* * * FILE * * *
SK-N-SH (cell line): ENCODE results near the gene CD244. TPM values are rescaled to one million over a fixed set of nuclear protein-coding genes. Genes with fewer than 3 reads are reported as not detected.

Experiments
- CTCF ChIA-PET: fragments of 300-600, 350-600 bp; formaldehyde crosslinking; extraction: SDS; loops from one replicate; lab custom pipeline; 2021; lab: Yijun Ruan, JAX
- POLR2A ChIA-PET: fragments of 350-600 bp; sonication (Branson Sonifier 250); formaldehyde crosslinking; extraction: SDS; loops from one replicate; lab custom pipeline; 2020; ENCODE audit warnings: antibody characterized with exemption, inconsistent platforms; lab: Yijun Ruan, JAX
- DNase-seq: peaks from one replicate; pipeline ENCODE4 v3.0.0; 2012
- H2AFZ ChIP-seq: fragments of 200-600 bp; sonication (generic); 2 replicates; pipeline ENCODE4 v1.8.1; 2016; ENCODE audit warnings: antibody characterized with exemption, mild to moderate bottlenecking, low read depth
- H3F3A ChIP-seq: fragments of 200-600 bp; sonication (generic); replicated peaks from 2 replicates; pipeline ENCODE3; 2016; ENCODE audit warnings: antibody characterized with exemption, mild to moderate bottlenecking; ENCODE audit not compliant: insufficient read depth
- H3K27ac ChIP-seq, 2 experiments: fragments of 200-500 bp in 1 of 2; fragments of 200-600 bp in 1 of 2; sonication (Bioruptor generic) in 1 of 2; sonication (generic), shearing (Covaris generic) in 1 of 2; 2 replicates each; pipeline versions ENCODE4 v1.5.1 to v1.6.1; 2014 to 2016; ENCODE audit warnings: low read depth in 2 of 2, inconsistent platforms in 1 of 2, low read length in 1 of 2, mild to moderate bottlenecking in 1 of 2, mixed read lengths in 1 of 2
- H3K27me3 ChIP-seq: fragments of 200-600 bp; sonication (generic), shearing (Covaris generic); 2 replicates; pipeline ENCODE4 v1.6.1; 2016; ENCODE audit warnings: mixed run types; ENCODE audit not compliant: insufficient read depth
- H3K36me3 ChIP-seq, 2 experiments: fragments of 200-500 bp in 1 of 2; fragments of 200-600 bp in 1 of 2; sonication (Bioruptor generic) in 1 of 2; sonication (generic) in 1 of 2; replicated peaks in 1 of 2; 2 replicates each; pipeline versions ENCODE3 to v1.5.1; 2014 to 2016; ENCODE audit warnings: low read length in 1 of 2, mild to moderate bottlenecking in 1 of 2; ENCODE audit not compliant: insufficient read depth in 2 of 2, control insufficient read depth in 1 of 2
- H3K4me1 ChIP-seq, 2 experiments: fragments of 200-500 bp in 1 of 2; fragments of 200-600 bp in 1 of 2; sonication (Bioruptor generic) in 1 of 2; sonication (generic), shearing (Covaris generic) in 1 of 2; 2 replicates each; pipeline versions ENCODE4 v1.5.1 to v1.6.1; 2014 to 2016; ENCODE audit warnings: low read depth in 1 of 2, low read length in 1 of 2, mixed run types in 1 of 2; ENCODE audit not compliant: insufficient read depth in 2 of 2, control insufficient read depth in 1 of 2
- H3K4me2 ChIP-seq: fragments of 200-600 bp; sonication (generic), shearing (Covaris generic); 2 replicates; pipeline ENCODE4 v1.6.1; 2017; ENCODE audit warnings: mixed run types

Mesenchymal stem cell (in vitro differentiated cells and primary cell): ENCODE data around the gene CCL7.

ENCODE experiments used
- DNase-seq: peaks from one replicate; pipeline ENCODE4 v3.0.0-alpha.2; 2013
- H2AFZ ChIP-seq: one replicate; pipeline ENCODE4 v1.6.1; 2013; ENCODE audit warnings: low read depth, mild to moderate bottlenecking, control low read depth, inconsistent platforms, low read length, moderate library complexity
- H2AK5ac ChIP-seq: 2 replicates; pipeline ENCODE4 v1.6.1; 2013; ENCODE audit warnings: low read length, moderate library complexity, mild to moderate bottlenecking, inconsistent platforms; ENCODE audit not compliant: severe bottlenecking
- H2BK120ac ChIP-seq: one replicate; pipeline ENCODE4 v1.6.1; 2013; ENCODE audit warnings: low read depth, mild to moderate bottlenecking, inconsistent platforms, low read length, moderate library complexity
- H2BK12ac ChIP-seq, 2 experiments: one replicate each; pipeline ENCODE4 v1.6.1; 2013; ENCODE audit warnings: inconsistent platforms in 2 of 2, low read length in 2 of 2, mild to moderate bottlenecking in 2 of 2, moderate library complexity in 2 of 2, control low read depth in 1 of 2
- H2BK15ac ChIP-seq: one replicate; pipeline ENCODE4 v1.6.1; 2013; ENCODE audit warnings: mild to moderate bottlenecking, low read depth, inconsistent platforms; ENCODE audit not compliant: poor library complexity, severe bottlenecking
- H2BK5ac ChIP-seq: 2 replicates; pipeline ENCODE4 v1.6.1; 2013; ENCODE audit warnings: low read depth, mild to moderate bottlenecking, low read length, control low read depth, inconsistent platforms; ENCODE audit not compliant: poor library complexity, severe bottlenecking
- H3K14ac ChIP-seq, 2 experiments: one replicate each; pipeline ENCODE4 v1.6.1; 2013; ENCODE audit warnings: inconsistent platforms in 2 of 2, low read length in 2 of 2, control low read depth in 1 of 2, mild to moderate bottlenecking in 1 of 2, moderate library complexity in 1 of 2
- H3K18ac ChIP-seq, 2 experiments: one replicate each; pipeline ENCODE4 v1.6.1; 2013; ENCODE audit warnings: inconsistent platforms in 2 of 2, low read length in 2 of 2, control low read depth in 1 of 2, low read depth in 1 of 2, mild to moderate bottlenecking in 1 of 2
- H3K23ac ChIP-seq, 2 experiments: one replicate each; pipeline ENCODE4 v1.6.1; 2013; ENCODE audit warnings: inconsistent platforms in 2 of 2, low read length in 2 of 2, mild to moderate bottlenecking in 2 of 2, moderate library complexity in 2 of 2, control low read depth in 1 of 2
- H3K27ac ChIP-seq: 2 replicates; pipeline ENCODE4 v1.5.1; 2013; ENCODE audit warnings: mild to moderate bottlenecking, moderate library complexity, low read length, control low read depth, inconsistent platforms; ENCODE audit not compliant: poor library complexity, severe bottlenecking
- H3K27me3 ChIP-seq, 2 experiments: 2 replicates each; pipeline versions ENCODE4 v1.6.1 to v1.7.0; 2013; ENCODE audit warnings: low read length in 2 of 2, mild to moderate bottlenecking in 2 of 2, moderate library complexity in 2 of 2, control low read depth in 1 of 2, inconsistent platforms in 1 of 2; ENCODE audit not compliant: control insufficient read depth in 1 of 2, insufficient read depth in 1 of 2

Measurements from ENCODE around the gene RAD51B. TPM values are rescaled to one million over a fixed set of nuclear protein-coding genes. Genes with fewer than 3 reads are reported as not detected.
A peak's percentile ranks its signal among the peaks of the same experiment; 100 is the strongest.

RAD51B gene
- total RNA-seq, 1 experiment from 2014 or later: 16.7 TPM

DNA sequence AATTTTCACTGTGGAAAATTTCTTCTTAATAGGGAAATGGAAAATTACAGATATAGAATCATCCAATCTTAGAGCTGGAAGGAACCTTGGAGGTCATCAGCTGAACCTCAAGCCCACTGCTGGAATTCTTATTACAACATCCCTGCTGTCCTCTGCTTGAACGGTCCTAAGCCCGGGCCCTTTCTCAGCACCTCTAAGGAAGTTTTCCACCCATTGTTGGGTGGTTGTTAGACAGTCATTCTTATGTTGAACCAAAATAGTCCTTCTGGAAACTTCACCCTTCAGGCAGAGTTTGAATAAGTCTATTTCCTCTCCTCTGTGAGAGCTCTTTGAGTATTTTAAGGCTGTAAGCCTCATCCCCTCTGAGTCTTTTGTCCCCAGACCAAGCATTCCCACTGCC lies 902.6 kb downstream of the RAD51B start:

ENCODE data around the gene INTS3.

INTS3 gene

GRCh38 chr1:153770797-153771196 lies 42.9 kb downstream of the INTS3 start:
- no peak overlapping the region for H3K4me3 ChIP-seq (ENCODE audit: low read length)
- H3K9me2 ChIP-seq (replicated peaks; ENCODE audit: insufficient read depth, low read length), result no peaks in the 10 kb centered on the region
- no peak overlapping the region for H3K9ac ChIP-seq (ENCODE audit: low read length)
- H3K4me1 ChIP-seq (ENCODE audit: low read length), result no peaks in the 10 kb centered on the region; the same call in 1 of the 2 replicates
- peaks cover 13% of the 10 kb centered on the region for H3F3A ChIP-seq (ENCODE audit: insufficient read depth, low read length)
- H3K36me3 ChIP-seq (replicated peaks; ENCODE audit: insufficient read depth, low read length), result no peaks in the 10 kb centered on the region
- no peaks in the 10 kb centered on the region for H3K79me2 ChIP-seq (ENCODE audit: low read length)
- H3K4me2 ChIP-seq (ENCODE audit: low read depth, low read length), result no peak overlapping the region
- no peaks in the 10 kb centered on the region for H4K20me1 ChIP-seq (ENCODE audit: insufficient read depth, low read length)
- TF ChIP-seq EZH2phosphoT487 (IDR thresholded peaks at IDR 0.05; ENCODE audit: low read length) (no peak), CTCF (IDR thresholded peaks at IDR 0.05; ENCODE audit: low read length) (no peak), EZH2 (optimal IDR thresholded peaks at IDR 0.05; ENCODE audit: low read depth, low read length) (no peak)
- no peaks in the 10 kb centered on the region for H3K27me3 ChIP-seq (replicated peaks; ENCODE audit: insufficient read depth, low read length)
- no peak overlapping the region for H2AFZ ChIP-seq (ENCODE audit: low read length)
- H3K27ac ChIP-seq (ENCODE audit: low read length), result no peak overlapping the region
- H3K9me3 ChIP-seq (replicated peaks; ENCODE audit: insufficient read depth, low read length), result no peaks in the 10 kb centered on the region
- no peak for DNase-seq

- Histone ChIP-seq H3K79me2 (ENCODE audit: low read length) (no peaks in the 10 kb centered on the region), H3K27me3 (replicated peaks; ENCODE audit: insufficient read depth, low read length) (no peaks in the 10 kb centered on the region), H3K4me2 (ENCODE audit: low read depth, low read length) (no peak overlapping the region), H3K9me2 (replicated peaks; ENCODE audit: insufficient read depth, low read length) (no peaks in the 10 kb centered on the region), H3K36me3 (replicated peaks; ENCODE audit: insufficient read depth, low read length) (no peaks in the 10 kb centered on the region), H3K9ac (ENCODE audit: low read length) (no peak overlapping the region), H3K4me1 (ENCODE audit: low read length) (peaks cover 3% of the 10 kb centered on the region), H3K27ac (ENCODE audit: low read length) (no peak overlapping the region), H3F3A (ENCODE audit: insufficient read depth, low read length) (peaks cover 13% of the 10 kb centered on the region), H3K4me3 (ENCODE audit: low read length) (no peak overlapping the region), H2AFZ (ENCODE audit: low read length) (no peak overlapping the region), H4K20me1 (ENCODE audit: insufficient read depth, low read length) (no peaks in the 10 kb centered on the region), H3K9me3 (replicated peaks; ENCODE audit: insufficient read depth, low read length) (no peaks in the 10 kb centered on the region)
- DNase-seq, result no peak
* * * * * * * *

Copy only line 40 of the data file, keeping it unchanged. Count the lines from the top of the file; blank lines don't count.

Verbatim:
- H3K36me3 ChIP-seq (replicated peaks; ENCODE audit: insufficient read depth, low read length), result no peaks in the 10 kb centered on the region